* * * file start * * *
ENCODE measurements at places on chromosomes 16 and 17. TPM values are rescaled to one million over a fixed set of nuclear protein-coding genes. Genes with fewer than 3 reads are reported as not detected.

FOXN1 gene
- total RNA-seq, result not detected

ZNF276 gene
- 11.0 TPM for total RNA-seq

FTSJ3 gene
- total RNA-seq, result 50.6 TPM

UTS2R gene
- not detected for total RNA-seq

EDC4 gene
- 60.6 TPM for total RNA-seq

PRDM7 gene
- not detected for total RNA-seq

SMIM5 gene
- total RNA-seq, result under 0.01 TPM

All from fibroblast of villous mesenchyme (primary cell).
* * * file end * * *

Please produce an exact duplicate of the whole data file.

ENCODE measurements at places on chromosomes 16 and 17. TPM values are rescaled to one million over a fixed set of nuclear protein-coding genes. Genes with fewer than 3 reads are reported as not detected.

FOXN1 gene
- total RNA-seq, result not detected

ZNF276 gene
- 11.0 TPM for total RNA-seq

FTSJ3 gene
- total RNA-seq, result 50.6 TPM

UTS2R gene
- not detected for total RNA-seq

EDC4 gene
- 60.6 TPM for total RNA-seq

PRDM7 gene
- not detected for total RNA-seq

SMIM5 gene
- total RNA-seq, result under 0.01 TPM

All from fibroblast of villous mesenchyme (primary cell).